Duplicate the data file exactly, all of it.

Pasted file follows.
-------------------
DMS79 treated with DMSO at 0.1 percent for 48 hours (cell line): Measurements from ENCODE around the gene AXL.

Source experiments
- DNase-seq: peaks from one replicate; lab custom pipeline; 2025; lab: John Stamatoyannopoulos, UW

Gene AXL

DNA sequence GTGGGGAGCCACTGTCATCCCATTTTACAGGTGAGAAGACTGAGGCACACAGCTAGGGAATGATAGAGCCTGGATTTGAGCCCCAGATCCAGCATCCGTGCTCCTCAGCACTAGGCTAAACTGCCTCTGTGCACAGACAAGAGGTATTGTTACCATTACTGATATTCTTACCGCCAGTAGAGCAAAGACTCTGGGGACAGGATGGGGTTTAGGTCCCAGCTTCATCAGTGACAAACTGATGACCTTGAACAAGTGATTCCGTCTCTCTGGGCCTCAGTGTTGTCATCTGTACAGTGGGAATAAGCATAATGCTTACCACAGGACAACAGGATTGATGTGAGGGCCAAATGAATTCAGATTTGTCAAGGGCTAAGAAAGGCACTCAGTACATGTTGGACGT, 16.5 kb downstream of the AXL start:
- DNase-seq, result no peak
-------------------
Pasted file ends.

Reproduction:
DMS79 treated with DMSO at 0.1 percent for 48 hours (cell line): Measurements from ENCODE around the gene AXL.

Source experiments
- DNase-seq: peaks from one replicate; lab custom pipeline; 2025; lab: John Stamatoyannopoulos, UW

Gene AXL

DNA sequence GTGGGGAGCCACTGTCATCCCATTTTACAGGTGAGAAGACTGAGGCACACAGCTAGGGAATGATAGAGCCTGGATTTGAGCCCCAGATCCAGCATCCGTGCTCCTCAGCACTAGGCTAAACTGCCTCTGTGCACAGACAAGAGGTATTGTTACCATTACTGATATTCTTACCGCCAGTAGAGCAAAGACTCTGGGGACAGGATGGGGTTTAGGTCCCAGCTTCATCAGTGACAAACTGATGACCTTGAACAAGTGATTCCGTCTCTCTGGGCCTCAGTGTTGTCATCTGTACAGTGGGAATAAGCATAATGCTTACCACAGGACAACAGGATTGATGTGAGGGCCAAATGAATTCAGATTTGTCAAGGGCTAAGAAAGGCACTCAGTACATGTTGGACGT, 16.5 kb downstream of the AXL start:
- DNase-seq, result no peak